The Resistance: Avalon is a bluffing game that straddles the party game and board game genres. It is a variation on an earlier game, The Resistance, but Avalon has overtaken The Resistance in popularity. Board Game Geek currently lists Avalon as #1 in the party game category, an assesment that I agree with. Avalon requires 5-10 players, and takes about 30 minutes to play... depending on the group.
The game is themed, as you might guess, around Avalon, and the players are randomly, and secretly, assigned as either loyal servants of Arthur or vile henchmen of Mordred. But this is not really important -- absolutely no interest in Arthurian legend is required to enjoy the game.
The central game mechanic is ridiculously simple. Players take turns being the leader, and the leader's job is to simply pick a group to complete a quest. The table votes to approve or reject this group, and if they are approved, the quest is undertaken. The quest consists solely of the chosen questers making a secret vote as to whether or not the quest succeeds: one vote for the mission to fail is sufficient to scuttle the quest. And then the next player takes a turn being the leader, and the game continues. If three out of five quests fail, the bad guys win.
That's not quite all there is to the game, but that is the meat of it. Gameplay is centered around guessing who the bad guys are, or faking being a good guy, and arguing your point of view (usually loudly). The average player knows only what team they are playing for, and how many 'fail' votes appeared in the previous quests. It is surprisingly addictive.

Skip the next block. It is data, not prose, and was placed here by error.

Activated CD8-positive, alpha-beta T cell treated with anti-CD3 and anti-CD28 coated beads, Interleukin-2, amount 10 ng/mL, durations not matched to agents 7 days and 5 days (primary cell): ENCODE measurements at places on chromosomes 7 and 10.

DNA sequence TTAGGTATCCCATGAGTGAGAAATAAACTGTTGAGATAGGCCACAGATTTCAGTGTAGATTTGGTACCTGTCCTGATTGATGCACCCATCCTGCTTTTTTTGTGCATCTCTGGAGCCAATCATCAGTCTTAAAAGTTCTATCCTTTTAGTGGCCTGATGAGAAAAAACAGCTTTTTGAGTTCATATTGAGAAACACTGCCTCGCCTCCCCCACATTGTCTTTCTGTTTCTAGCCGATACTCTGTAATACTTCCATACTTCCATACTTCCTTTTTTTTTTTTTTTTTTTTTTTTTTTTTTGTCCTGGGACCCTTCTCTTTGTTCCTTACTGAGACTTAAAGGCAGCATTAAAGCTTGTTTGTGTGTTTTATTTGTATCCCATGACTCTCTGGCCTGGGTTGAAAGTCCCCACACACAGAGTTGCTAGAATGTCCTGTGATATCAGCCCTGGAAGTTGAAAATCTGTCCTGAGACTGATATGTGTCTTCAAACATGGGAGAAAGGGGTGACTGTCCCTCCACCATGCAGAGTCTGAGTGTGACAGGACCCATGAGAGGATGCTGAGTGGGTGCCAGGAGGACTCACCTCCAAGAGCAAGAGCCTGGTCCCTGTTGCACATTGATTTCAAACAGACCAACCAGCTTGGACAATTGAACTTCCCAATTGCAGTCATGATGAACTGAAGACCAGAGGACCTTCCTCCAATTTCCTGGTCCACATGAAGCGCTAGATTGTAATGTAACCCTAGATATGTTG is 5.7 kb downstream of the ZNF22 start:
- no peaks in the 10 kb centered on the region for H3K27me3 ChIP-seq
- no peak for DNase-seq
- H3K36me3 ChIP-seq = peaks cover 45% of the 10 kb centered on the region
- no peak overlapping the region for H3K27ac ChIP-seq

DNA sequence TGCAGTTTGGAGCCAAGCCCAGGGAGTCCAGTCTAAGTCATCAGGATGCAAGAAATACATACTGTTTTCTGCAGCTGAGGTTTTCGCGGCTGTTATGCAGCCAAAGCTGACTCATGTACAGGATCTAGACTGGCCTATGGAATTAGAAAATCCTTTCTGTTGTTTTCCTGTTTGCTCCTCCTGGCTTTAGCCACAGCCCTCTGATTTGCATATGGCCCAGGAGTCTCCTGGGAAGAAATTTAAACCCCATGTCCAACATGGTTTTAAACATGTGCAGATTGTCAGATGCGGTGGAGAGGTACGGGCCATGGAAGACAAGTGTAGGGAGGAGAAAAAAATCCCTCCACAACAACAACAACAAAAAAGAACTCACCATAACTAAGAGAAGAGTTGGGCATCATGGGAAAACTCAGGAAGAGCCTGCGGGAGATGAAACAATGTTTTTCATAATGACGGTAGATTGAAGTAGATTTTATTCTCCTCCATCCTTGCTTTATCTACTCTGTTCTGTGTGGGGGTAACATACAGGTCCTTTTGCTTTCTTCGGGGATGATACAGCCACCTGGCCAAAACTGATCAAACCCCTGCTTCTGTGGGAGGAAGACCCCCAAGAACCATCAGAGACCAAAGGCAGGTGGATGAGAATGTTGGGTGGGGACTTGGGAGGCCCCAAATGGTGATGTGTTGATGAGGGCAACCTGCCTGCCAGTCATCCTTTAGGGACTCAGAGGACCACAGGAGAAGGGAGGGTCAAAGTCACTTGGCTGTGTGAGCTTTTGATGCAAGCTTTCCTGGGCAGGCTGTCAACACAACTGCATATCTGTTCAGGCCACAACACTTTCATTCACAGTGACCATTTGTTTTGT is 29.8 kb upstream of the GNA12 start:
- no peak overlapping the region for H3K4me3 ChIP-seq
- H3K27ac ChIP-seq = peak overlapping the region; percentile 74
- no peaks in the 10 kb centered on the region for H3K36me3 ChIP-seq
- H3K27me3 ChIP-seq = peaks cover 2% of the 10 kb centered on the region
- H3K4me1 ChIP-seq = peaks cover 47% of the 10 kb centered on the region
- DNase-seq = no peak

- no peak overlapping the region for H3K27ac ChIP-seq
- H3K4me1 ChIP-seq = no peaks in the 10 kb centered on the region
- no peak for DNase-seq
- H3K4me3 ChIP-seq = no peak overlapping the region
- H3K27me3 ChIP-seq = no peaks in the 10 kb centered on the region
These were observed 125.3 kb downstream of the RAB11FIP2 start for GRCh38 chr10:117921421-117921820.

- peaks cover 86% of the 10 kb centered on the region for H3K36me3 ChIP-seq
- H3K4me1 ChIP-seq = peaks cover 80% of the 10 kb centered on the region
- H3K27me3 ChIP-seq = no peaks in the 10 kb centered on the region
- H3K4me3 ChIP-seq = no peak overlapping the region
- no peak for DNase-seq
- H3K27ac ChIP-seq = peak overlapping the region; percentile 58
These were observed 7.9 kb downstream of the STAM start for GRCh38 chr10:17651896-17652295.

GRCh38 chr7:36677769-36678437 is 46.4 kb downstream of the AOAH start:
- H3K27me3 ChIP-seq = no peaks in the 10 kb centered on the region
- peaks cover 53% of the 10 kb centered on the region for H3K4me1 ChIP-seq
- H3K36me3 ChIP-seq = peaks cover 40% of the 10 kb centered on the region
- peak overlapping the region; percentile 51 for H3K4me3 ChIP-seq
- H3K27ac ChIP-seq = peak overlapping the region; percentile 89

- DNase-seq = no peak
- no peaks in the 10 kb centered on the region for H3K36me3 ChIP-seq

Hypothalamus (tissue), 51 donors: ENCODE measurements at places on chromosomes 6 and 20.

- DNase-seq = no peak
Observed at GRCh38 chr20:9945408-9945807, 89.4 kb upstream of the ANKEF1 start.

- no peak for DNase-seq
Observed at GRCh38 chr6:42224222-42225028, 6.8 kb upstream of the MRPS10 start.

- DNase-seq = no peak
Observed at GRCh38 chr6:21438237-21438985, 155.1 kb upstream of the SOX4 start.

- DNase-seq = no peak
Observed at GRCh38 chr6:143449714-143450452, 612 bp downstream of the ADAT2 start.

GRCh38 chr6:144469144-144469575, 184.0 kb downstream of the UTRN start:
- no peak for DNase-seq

There is a bit more to it. The bad guys all know who each other are, to allow for better plotting. One good guy, Merlin, knows who all the bad guys are -- but if the bad guys figure out who Merlin is, they can assassinate him, and that is an automatic loss for the good guys. And there is a limit on how many times you can vote down proposed questing groups.
And then there is even a bit more, if you want. There are four optional characters that make things easier for either the good guys or the bad guys. For example, Percival is a good guy who knows who Merlin is, making it much easier for Merlin's opinions to be spread around the group without him being assassinated. There are other additional gameplay options, but so far no group I have played with has felt the need for more that two of the additional characters, never mind additional rules.
As you may have gathered, I quite like this game, and moreover, most people who like board games tend to like this game -- it ends when you run out of time, not because you get bored. I have found that those whose idea of a game night is Rummikub or Scrabble tend to be a bit overwhelmed by Avalon, but this does not mean that it is a young person's game or an extrovert's game -- it is simply a game that requires, and creates, constant active engagement, somewhat akin to Pandemic, Spoons, or Ultimate Werewolf.
Avalon was created by Don Eskridge, and is available in game stores everywhere, and, of course, on Amazon and B&N.com. It generally costs between $15-20.